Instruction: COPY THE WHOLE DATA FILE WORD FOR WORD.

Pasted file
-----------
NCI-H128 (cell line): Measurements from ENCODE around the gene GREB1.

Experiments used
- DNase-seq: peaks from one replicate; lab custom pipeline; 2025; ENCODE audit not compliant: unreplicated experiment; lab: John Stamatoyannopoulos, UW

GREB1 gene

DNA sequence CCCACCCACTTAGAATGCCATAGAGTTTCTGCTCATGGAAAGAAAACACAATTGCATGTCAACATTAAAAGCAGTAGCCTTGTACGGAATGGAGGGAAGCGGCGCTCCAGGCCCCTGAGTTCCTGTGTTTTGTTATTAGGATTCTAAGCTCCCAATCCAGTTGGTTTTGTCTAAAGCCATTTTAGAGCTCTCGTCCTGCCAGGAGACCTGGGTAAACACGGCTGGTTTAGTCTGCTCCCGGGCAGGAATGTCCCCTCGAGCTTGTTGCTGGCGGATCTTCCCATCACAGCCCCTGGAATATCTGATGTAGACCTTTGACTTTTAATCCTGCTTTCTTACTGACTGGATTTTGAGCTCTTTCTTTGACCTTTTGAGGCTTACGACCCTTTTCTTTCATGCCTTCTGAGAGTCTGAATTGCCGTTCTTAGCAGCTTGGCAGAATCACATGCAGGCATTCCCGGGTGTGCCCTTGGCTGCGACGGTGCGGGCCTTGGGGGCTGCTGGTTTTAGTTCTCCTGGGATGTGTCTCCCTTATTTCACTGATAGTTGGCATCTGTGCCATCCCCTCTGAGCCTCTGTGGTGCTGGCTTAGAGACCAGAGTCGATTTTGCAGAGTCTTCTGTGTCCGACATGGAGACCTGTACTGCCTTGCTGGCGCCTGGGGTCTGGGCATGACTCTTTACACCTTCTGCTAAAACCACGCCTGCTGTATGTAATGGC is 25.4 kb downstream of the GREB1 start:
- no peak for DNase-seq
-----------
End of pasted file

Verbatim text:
NCI-H128 (cell line): Measurements from ENCODE around the gene GREB1.

Experiments used
- DNase-seq: peaks from one replicate; lab custom pipeline; 2025; ENCODE audit not compliant: unreplicated experiment; lab: John Stamatoyannopoulos, UW

GREB1 gene

DNA sequence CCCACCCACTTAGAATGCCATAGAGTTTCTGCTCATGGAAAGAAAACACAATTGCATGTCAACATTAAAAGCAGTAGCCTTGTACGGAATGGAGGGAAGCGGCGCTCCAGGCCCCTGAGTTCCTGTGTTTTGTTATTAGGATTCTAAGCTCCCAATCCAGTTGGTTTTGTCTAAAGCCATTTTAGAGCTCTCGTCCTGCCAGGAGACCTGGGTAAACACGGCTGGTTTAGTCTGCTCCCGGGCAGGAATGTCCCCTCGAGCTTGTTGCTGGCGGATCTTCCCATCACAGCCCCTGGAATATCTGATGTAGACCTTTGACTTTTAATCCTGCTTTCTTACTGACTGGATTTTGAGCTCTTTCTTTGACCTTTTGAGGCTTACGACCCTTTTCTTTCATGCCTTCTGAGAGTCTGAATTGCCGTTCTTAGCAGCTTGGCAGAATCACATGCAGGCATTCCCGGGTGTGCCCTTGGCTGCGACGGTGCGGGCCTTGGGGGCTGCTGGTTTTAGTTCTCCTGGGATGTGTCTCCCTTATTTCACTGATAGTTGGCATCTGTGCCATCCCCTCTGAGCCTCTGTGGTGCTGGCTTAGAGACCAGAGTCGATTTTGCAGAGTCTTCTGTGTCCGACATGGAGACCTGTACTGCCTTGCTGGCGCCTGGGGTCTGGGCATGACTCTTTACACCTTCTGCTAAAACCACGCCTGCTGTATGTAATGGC is 25.4 kb downstream of the GREB1 start:
- no peak for DNase-seq